Sunday afternoon has arrived and I’ve finally been able to sit down to settle into writing a blog post. I can’t quite believe how quickly this winter has been ticking along and although I’m quite far through my list of winter tasks on the farm the end isn’t quite in sight. Last week there was a lot of planting and hedging to be done, as well as chainsawing in some of the countryside stewardship plots.
I’ve also started extending our small apple orchard. It already has quite a lot of old cider varieties in it (Cornish Aromatic, Norfolk Royal, Morgan Sweet, Norfolk Beefing, Grey Pippin etc) but I’ve bought some eaters (as well as a few more cider varieties) to sell in the autumn at local markets. Mind you, at one or two years old, it’ll be a while before these particular trees have any fruit to show. As well as this site, I’ll also be establishing a brand new orchard elsewhere. With so many orchards having been scrubbed out in recent years it feels good to be extending one and establishing another.
Midweek, work stopped to attend the Sentry conference which took place at Newmarket. Frinton Farm Partners, our arable contractors, are affiliated to the Sentry group of farms and so we attended as one of their clients. The programme was familiarly diverse, with speakers ranging from the Bishop of St Albans to a Kent farmer originally from Holland, a CEO of a risk management firm, a psychiatrist and the Head of Sustainability at Waitrose. Lots to think about!
A mention must first be made about the lunch however, which was delicious, and was, as usual, a good opportunity to network with other delegates, which at Sentry mostly means accountants and agronomists (I was seated with one of each at my table). Well done to the organisers, and to Ian Piggott for chairing the day. This was my first time at the Sentry Conference, but I now understand why it has gained such a good reputation over the years.
One key theme that I came away with was the awareness that farming needs to become much better at public relations and telling the public in a meaningful way about the way that their food is produced (not as if I wasn’t already aware of this but it doesn’t hurt to keep talking about it). There is a lot that the industry already does, and twitter in particular is full of individual farmers doing some amazing things, not to mention events like LEAF’s Open Farm Sunday which draws thousands of general public onto farms each year. However, we can always do more. Podcasts are one way and between Will Evans’ Rock and Roll Farming, the Farmerama podcast and my own little offering of Meet the Farmers I think we are getting somewhere. Changing perceptions is going to take more than that however.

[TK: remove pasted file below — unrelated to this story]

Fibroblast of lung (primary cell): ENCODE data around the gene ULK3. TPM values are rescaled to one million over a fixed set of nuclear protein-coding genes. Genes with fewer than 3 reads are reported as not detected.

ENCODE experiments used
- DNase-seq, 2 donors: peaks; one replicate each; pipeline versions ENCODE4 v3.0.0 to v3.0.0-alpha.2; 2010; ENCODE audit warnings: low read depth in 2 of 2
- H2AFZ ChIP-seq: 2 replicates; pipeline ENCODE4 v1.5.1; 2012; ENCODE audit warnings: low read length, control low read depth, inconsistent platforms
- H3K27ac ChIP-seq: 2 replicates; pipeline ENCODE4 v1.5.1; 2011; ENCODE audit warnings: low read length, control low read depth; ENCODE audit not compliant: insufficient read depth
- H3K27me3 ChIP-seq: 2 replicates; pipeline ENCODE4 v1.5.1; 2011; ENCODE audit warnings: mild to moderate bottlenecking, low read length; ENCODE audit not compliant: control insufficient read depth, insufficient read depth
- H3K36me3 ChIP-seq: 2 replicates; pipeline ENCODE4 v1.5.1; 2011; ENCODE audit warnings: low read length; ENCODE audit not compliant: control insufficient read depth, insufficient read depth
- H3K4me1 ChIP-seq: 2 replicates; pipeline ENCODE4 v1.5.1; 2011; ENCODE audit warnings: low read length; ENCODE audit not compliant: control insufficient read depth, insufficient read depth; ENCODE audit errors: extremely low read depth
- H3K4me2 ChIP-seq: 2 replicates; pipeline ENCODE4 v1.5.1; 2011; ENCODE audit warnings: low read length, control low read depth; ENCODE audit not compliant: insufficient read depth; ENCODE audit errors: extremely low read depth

Another focus at the event, which was brilliant to see, was mental health in the farming community, with Dr Nick Broughton speaking to delegates about suicides, depression and other aspects of mental health. A lump came to my throat at times, with the stories and statistics that he presented. Even though I myself am aware of the issue, it hits hard each time you think of it.
Finally, and this isn’t really doing justice to the breadth of the event, a key focus was placed on supporting younger farmers. The Past President of CEJA (Conseil Européen des Jeunes Agriculteurs), Irishman Alan Jagoe, addressed the conference with some fantastic examples of younger farmers doing some exciting and innovative things. I was particularly glad to see that he didn’t just focus on conventional ag topics, but saw it fit to highlight enterprises as diverse as beekeeping, rice production and truffle farming, as well as dairy, beef, sheep and arable production. It wasn’t difficult to see some optimism in his words, making you think that the future for farming might not be quite so bleak as some might like to think it is.
As I write this, it is hailing and snowing outside; I hope not a sign of things to come next week. The to-do list isn’t getting any shorter, and I will update you again when I can. Highlight of next week (slightly terrifying at the same time) will probably be supporting my brother and playing trombone at Cambridge Junction on Friday night. Wish me luck!